I’m in Ljubljana in Slovenia, a place that I know quite well after spending many weeks here helping the Waldorf school to develop their upper school some years ago. Now again I’m in the school. Living in their new guest apartment on top of the school building and I am being taken good care of.
Yesterday I was asked to do a main lesson in 12th class about the vikings. What do you do when you don’t have your notes, not the books or any other things to help you out? The good thing about waldorf pupils is that they are good listeners. So here we go! We have a map so I can show them where the oldest town in Norway is and where I come from. So we travel with the vikings to the west and the east on their big ships, we see where the Oseberg ship was found and I tell them that the sail is 80 m2 big. We talk about York and Staraya Ladoga and we travel all the way to Constantinopel.
The interest for the Vikings is very big these days and many of the pupils are watching the TV series which is going now. One of the girls is really exited! I tell them about Olav who became a saint and Harald Hardrade who fought in the battle of Stiklestad only 15 years old and went to Russia afterwards. How he came all the way to the Byzantine Empress and was a soldier in her army. How he married in Kiev and came back to Norway to become a king. Then I tell them how he was killed in the battle of Stamford Bridge fighting Harald Godwinson. Finishing with the battle of Hastings which the Normans won because the British were exhausted after fighting the Norwegians.
There were 25 pupils listening attentively and asking several questions on the way. I feel we managed well and that they were interested and attentive. Time for coffee. One hour later it is the choir lesson for the whole upper school. They are about 120 people from 15 to 19 years old. The choir teacher has to go with the lower classes to sing in the city because of the celebration of “Carneval”, so I’m asked to do the lesson. OK! 120 pupils whom I don’t know! OK! Thank you!
I see that the pupils are coming in and some teachers also. They take their seats in front of me. Such a big group! About ten teachers are there but the stage is mine. Maja will translate. And the theme? Michael Jackson! It’s not my suggestion. I was asked by one of the teachers who had heard me talk about him some years ago. Was I nervous? You bet!
I start off with the question about the media manipulating us if we only read the headlines. We should research better. And then I say: “I will speak to you today about Michael Jackson”. Some applaud, I hear “yes!” and see their faces of joy and expectation. I tell them my story from June 2009, how I cried and did not know why and how I started my research and what I found which said the complete opposite of what I had heard before.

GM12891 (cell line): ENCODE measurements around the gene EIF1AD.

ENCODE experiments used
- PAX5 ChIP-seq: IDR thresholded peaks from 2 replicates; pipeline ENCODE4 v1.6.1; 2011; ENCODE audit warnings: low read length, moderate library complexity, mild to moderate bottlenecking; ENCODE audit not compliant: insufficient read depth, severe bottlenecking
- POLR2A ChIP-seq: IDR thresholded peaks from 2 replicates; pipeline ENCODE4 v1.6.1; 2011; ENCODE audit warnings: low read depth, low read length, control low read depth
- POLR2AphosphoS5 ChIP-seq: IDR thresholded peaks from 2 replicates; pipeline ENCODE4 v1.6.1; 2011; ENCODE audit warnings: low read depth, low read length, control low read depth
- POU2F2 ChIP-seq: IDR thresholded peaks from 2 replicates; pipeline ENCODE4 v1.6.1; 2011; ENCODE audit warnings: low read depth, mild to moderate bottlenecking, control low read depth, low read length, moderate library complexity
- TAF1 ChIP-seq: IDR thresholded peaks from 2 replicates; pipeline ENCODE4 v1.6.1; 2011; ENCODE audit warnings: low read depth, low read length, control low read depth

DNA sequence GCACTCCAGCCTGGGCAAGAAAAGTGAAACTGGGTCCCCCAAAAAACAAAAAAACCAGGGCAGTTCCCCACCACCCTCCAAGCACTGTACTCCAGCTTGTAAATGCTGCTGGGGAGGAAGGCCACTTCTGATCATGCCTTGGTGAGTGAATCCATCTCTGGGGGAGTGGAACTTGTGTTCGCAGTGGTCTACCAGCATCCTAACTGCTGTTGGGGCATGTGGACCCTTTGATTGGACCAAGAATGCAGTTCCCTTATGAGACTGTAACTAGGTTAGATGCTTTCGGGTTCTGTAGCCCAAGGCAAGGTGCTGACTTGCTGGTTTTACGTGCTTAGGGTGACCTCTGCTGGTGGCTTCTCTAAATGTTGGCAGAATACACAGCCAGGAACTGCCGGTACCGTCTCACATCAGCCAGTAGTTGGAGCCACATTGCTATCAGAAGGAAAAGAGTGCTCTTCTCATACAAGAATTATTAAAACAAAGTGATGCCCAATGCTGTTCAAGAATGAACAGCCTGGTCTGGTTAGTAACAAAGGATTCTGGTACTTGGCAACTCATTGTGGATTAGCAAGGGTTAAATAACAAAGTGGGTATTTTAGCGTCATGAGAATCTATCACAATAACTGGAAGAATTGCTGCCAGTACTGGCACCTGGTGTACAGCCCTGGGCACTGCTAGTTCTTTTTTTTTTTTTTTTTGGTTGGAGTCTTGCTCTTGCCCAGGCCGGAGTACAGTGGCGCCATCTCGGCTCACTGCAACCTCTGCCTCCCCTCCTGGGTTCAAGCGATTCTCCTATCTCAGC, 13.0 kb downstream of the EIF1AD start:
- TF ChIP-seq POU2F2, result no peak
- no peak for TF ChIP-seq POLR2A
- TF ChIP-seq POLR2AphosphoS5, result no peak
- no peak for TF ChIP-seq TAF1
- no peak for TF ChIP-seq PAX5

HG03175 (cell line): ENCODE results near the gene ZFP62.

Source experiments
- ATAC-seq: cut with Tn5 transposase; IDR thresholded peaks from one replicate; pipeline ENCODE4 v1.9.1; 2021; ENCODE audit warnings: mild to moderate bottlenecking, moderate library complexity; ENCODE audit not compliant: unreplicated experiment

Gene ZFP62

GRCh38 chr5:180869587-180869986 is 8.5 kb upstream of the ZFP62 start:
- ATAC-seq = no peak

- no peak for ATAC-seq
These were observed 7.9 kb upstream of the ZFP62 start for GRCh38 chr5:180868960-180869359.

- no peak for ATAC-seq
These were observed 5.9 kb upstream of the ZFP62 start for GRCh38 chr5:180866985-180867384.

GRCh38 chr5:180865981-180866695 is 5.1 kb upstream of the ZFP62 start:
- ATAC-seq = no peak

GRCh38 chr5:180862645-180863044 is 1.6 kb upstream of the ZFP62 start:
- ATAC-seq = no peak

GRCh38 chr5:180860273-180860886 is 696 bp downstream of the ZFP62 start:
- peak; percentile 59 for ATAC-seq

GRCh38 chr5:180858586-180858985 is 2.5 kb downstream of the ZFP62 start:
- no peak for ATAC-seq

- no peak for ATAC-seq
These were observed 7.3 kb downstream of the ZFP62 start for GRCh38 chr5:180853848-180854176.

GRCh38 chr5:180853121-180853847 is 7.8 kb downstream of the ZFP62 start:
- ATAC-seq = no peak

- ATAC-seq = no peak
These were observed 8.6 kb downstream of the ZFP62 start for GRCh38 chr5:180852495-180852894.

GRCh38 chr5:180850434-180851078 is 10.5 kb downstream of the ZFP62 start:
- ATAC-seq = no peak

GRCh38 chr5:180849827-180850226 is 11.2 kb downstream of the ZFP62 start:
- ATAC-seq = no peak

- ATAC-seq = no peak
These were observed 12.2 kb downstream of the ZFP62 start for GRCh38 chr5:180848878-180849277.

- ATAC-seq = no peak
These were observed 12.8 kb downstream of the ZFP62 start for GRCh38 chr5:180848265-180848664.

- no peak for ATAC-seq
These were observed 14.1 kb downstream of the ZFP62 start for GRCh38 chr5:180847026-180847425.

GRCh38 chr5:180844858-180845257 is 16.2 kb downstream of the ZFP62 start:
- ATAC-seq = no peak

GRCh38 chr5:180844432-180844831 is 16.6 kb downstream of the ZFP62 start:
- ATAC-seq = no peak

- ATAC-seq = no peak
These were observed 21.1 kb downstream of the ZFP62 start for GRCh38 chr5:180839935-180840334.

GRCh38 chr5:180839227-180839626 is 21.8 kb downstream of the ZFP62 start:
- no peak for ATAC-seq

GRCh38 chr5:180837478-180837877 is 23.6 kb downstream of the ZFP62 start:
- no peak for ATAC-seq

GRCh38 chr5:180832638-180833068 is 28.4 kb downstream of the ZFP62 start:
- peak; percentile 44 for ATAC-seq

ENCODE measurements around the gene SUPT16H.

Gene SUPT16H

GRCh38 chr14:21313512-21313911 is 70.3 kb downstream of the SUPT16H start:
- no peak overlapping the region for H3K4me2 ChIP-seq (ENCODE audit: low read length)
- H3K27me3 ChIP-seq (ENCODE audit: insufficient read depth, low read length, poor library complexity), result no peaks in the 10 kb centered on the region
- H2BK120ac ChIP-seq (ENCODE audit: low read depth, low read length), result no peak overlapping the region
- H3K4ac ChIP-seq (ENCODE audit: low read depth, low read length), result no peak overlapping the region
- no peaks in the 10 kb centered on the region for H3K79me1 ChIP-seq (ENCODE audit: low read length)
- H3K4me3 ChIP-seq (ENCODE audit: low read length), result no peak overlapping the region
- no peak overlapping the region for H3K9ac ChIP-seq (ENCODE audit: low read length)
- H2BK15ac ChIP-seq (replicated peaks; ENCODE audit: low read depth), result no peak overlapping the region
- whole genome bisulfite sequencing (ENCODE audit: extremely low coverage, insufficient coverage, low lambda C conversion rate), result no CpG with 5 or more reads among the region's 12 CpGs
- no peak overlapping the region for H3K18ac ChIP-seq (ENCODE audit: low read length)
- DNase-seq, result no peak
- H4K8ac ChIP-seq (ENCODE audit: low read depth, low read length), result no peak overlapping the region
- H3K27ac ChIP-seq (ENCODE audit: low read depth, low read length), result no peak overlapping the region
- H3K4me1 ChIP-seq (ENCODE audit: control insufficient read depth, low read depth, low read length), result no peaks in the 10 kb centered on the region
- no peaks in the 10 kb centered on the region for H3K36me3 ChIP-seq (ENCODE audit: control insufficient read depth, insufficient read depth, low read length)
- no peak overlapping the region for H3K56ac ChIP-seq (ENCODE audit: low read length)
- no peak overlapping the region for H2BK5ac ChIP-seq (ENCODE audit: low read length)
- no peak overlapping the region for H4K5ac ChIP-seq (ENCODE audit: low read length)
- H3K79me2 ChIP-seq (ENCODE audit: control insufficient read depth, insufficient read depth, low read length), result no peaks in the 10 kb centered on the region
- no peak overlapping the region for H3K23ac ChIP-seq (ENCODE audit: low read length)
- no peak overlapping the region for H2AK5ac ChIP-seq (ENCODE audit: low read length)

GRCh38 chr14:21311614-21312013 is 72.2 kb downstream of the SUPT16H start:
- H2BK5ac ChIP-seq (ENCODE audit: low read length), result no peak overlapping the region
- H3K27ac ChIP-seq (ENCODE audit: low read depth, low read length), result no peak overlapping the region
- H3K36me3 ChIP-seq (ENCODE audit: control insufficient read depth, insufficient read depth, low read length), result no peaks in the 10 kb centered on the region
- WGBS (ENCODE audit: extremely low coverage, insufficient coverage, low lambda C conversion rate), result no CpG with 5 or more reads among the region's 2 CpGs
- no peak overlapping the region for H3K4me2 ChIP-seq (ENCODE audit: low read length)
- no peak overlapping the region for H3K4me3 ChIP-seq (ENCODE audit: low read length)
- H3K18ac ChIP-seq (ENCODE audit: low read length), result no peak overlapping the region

I tell them how it all started in Gary, Indiana, his father, his fear, his feeling ugly and not loved being called “Big Nose” by his father. His voice from very early and pointing out him singing “Who’s lovin’ you” at 11 years old. We come to vitiligo, lupus and Neverland. But time is short, so I have to stop after 40 minutes. Concluding with telling them about some of my meetings with people who knew him and be careful with what you read in the papers! The faces in front of me gave me energy. I felt so concentrated and focused that I could go on and on. But afterwards I was completely exhausted! One girl came up to me and said that she had been listening to him the last two months and was very happy for what I told them.
Thank you for listening.
(Today a teacher told me that they had talked about it in the main lesson today and it turned out that many had listened to “Who’s lovin’ you” after School yesterday. Many had been in youtube listening to his music. They also said that they were very satisfied with the lecture. Thank you, Michael!)
The evening was spent in the big concert hall Cankarjev Dom listening to the radio orchestra and Lana Trotovsek playing Chaikovsky’s violin concerto and Sibelius’ first symphony. The conductor was George Pehlivanian, an American-Armenian.
So the day was full of history and culture, from the Vikings over Michael Jackson to Chaikovsky and Sibelius. Not a bad day!